You can do a lot of really cool thing’s with it too when designing a neat habitat. Like the example image above, Imagine trying this tank without all that vibrantly colored gravel? Add a few LED’s and you’ve got an amazing setup! (Please read our article on setting up LED’s in your tank safely before trying this at home.!)
How much gravel should I use in my tank?
To begin with we need to understand that your aquarium should have the right type and right quantity of gravel or substrate. The layer that makes up the substrate could be a combination of sand, aquarium gravel, and rocks.
In most cases, sand makes up the major portion of the substrate with a layer of gravel over top. Getting the specific right answer for you depends on various factors. Let us share the main factors that could give the right answers to the above questions.
Main Factors To Consider
The Type of Fish & Number of Fishes
We all know one of the main reasons someone would have an aquarium is to keep fish. Hence, the quantity of gravel that you need is directly proportional to the types of fish that you have in the aquarium.
The number of fishes that you plan to have should also be taken into account before you fill the aquarium with the right quantity of gravel. We need to understand that some types of fish are comfortable with coarse gravel. They like to mess around in it. On the other hand, there are other fishes that prefer gravel that is finer.
This is because these fishes are happy foraging and digging around the gravels. Therefore, you may need to understand the behavior pattern of the fishes before you actually decide on the types of gravel and the quantity that you may need.
You should also have a clear idea about the plants that you wish to have in the aquarium. For example, when you have plants without any root system, they don’t care much about the type of gravel and the amount of gravel.
This is because these plants get all their nutrients from the water. But if you plan to have rooted plants, then you must be more careful and make sure that the gravel amount is sufficient enough to support the plants and also the fishes that make use of it.
Big rooted plants will need gravel that is fine. Further, the layer should also be deeper. These types of plants will most certainly be top-heavy and therefore they need a generous quantity of nutrients. These trees will not be able to survive and grow properly unless they are able to establish their roots firmly.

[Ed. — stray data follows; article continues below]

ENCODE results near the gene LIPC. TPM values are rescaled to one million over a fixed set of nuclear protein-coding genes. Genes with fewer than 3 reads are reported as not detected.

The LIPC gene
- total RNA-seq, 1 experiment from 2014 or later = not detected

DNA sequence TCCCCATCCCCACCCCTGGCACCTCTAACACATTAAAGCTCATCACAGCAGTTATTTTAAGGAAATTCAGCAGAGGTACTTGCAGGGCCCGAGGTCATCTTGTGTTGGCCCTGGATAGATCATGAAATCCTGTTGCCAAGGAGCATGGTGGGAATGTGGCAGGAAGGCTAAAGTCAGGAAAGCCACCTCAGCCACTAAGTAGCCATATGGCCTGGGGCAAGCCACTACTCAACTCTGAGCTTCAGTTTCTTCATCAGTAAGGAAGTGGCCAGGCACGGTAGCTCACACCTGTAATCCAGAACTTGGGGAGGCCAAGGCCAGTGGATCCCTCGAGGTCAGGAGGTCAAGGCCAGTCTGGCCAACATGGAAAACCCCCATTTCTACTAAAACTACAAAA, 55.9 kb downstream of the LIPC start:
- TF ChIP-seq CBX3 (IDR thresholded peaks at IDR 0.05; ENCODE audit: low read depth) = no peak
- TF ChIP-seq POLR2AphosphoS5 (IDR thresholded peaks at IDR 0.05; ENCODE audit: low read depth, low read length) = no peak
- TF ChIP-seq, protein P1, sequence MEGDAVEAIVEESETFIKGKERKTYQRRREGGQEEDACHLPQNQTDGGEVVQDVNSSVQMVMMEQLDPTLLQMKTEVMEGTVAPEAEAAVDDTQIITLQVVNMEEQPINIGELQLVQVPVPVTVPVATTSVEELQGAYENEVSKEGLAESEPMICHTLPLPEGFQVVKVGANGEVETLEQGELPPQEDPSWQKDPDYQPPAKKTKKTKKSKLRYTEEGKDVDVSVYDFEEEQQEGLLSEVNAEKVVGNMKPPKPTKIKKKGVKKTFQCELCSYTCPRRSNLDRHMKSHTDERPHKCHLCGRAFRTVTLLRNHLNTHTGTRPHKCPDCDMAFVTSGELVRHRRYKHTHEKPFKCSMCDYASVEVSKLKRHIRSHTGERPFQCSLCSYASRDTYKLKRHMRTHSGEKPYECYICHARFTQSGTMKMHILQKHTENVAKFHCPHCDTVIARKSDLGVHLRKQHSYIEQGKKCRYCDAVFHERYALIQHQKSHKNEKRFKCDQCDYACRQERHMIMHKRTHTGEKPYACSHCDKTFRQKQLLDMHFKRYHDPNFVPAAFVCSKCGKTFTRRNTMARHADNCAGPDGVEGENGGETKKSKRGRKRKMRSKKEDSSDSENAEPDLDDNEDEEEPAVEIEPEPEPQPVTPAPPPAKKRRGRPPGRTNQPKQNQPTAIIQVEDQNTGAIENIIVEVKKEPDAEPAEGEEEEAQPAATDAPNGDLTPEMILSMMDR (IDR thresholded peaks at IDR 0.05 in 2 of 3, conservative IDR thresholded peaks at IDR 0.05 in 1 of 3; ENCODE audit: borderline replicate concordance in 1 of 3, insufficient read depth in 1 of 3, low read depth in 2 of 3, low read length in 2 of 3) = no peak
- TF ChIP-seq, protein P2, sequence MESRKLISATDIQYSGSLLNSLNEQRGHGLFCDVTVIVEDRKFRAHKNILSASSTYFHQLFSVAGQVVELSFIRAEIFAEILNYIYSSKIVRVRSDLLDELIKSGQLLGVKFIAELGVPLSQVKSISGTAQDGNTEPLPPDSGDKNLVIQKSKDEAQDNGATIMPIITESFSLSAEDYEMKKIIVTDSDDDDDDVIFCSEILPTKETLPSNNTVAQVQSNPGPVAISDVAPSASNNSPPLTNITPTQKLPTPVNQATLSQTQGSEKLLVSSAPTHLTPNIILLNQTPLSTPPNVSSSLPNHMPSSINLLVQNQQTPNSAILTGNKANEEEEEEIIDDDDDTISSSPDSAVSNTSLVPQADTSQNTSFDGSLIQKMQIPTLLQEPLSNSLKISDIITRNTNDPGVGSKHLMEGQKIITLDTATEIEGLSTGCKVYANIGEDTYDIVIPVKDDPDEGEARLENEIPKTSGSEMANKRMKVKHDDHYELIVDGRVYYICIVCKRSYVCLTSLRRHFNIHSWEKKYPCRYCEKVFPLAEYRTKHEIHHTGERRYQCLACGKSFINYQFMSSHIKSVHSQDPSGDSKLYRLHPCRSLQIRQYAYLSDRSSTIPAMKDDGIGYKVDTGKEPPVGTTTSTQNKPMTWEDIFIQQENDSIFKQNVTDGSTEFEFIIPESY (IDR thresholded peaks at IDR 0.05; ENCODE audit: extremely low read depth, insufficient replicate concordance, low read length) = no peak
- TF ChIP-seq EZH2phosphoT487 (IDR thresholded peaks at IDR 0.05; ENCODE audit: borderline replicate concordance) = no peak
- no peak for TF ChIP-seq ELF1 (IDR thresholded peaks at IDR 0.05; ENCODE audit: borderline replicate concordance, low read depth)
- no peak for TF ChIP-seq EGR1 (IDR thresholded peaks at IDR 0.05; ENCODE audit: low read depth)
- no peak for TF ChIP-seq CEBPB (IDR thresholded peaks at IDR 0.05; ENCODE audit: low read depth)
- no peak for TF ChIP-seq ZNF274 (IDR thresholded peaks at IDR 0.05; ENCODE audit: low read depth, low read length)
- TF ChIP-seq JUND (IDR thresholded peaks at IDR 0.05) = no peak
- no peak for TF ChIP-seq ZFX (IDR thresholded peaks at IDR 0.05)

So, for the plants with roots, you must have a compact and thick layer of gravel. On the other hand, smaller plants that survive on water-based nutrients require very little gravel. That is why many people prefer going in for plants that do not have roots.
Decorations & Size
The size of the aquarium is also another important determining factor when it comes to answering the question of how much gravel for an aquarium. The same also applies to the decorations that you plan to have for your aquarium.
If you want your aquarium to have large-sized decorations, you must ensure that the amount of gravel is also complementary to it. Otherwise, the aquarium may look bland and listless. You should also do some research and look for some colored gravels and this will add beauty and sophistication to your aquarium.
Just remember to keep the type of gravel or substrate that you buy compatible with the fish or other critters that are living in the tank.
Some Rough Calculations About The Amount of Gravel Required
Once you have considered the above into account, your task of choosing the right gravel should not be much of a problem. The rule of thumb is to start with around 2 inches of gravel for any type of freshwater aquarium. This is also considered the minimum and even the simplest of aquariums should not go below this threshold, as far as gravel and substrates are concerned.
A tank of around 55 gallons having a measurement of around 49 inches by 12 inches would require roughly around 30 pounds of gravel for a bed that is around one inch. Once this has been worked out, the rest becomes easy. You have to just multiply the depth making use of inches. To put it simply, for a two-inch bed you would require 60 pounds of gravel.